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Tuesday, May 02, 2006  

Emphatic Hebrew

In Friday's post, we built a Simple Construct to find instances where the same Hebrew or Greek word was translated by two different English words in a text with Key numbers. The most interesting cases we found were phrases like "freely eat," "surely die," "greatly multiply," etc. In each of these phrases, an adverb and a verb were both tagged with the exact same Key number.

What's going on in these instances? To answer that, we need to look at the Hebrew. If we open a parallel text pane containing the tagged Hebrew text, we can see the Hebrew construction that's being reflected in the English Key Numbers.

Note: There's going to be a fair amount of Hebrew in the rest of this post. Even if you don't know Hebrew, I'd encourage you not to tune out. I'm going to try to explain things in a way that anyone can understand, and I think you'll find that there are some interesting insights ahead.

Now, even if my Hebrew is a little rusty (which it is), I need only drag my cursor over the Hebrew words to see an English gloss telling me what each word means. (Yes, I know it's cheating, but I'm weak!) Scanning through Genesis 2:17, I quickly locate the Hebrew phrase moth tamuth, which is translated into English as "surely die." Here's the information I get about each of those words in the Instant Detail Box:

Notice that both moth and tamuth come from the same lexical form mwt. So this is the same word in two different inflected forms. The first word (moth) is an infinitive absolute, while the second word ( tamuth) is an imperfect. Both words are in the Qal stem. Even if I don't understand all the nuances of what these grammatical terms mean, I can still construct a search to find other examples of this construction.

  1. Make sure you have a Search window open with the search text set to a tagged Hebrew text (BHS-W4, or the older HMT-T or HMT), and the Search for Words radio button selected.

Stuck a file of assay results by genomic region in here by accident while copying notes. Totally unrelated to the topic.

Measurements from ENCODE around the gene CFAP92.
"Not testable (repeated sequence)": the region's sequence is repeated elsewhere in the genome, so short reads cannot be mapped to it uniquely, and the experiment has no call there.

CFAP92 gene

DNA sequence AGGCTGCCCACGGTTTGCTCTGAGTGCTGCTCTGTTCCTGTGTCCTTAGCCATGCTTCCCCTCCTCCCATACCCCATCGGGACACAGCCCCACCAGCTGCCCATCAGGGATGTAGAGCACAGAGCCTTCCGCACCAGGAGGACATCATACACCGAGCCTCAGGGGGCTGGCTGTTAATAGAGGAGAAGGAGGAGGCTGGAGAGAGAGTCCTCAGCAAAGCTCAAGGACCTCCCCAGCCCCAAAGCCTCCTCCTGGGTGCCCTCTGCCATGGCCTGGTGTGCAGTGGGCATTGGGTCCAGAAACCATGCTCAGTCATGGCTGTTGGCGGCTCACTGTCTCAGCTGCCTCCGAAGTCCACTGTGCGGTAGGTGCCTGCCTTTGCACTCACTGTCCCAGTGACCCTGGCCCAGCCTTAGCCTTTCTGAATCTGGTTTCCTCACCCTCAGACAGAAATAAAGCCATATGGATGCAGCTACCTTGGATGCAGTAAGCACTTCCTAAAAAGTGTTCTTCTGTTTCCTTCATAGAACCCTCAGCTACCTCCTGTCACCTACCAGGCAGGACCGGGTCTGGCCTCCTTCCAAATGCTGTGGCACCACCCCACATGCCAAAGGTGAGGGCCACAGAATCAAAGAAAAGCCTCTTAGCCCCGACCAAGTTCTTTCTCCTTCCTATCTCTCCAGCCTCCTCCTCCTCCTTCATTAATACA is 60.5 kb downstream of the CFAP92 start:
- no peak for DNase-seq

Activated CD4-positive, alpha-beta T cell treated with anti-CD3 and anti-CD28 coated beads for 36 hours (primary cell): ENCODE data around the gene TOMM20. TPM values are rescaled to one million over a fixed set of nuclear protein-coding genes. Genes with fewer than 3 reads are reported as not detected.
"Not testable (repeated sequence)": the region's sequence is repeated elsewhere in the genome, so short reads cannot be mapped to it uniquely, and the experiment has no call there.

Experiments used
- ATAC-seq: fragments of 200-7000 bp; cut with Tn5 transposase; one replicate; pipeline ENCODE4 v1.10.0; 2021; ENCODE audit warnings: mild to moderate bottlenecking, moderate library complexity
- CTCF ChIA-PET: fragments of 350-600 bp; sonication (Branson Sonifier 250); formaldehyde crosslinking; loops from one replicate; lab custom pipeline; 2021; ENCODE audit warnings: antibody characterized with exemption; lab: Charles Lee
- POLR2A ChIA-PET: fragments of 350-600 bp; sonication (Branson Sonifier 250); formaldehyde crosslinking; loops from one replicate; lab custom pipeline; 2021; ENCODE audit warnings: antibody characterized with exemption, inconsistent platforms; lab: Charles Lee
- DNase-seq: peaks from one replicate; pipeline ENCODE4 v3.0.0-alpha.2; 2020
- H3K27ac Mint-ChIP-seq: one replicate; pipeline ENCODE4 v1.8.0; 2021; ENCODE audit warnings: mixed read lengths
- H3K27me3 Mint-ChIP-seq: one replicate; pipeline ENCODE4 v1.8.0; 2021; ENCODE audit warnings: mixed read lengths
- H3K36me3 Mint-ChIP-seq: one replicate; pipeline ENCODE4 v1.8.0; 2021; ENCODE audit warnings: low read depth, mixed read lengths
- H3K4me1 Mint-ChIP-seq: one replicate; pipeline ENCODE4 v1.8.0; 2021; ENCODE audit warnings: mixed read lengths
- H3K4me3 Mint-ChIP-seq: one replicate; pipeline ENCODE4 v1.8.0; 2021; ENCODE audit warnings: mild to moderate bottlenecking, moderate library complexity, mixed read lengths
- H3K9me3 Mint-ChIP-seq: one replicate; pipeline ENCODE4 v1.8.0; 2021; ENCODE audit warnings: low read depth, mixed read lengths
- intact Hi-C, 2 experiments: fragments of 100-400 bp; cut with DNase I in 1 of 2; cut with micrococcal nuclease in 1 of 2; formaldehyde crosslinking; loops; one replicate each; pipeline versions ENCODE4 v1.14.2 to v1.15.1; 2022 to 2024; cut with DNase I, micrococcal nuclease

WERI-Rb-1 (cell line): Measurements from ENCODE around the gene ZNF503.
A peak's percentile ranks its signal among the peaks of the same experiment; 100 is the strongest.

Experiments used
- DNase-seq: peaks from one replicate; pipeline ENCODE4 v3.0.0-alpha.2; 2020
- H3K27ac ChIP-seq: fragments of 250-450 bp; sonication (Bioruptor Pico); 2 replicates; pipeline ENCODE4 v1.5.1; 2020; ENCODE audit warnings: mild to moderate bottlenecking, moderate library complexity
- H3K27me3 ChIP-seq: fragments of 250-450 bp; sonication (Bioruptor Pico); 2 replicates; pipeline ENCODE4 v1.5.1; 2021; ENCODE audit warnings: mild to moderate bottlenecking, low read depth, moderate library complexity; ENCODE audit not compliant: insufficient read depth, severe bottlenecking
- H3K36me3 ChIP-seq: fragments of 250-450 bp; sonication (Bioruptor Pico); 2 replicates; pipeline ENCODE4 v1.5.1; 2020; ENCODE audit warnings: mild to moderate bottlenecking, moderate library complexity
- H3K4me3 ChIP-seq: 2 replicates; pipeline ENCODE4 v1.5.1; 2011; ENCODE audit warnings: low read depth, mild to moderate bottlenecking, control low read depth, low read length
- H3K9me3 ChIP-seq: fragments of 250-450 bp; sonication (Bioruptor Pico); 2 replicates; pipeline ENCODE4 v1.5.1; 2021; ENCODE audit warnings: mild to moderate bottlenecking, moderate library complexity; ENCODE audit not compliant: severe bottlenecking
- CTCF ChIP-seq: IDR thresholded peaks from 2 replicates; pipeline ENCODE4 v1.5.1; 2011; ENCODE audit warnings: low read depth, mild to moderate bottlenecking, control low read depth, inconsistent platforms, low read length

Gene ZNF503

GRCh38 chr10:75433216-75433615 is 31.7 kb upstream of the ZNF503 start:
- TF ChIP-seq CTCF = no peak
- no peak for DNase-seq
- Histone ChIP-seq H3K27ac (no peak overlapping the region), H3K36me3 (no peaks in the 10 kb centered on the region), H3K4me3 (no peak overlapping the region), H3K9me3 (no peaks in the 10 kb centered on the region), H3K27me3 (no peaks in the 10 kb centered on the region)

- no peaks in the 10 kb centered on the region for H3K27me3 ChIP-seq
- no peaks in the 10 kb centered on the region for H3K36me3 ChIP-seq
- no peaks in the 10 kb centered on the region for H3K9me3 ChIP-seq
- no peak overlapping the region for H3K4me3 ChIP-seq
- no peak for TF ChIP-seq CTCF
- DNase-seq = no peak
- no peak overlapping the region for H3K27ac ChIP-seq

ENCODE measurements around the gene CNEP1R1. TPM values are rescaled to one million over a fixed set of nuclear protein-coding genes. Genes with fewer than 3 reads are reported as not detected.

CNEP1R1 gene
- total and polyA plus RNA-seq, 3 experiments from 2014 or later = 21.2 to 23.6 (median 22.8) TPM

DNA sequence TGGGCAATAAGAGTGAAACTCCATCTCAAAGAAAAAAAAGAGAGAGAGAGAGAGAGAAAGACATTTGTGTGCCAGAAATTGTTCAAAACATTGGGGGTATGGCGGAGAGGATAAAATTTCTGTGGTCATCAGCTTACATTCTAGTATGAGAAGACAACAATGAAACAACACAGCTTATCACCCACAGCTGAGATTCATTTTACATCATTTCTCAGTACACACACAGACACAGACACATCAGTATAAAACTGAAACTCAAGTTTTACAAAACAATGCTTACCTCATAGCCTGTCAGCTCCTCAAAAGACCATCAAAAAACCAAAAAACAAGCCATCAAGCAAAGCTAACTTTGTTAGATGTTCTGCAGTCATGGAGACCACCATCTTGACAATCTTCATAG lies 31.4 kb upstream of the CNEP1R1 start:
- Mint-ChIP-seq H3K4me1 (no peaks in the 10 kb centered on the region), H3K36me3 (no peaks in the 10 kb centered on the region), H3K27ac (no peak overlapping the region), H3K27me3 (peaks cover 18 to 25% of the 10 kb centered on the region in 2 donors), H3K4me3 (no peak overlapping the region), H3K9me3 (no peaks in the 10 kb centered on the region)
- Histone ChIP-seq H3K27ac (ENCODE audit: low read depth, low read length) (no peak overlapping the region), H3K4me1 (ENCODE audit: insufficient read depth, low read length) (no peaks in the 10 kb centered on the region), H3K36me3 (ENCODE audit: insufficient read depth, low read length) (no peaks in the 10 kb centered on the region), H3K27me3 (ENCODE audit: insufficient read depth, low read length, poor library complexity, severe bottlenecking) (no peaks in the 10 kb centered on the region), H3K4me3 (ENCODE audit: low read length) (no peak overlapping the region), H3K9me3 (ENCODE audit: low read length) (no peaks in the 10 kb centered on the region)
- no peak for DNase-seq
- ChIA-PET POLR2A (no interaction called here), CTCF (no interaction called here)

2. Hit the tab key to select the contents of the argument entry box, then choose Hebrew from the New Construct submenu of the File menu (or use the keyboard shortcut command-3).
  3. In the Construct window, drag a VERB element into the first (rightmost) column.
  4. In the dialog box which opens, select infinitiveAbsolute from the Aspect pop-up menu. Then click OK.
  5. Drag a second VERB element into the second column.
  6. In the dialog box, select imperfect from the Aspect pop-up menu. Then click OK.
  7. Drag a WITHIN item into the area above the two columns.
  8. Type a "5" into the first field of the dialog box that opens and click OK.
  9. Drag an AGREE item above the two columns.
  10. In the dialog box, check Lexical form and Stem, then click OK.

Your Construct window should now look like this:

Click OK in either the Construct window or the Search window to which it is linked to perform this search.

The results are interesting. In addition to instances such as "freely eat" and "surely die," this construction is used in places like Genesis 15:13, where God confirms his covenant with Abraham with the words, "Know for certain." (In fact, it appears to be used at almost every pivotal point in Abraham's life!) It is used no less than five times in Deuteronomy 15:8-14, where the Israelites are commanded to be generous to the poor, "opening wide" their hands. In every case, it is clear just from looking at the English translations that this particular Hebrew construction is used for strong emphasis.

Now, if you really want to explore the use of this construction, be sure to remember the Details button we talked so much about two weeks ago. If you look at a Graph of this search, you'll see that this construction is used most frequently in the laws catalogued in Exodus 22-23. Do an Analysis and count down the results, and you'll see that "die" and "know" are the verbs most frequently used in this intensive construction, followed by "live" and "return."

As I hope you can see, even though we're digging into the Hebrew with this search, developing a Hebrew construct isn't any harder than developing the Simple English constructs we did last week. There are certainly more items available to search for, but other than that, it's still a simple matter of drag-and-drop.

Cool. Thanks David.

Thanks, David. This stuff is priceless! I got 310 hits for the emphatic construct. When I add an English Parallel, such as a NIV-G/K, is there any way to make the English terms that correspond to the red highlighted Hebrew terms also be red?

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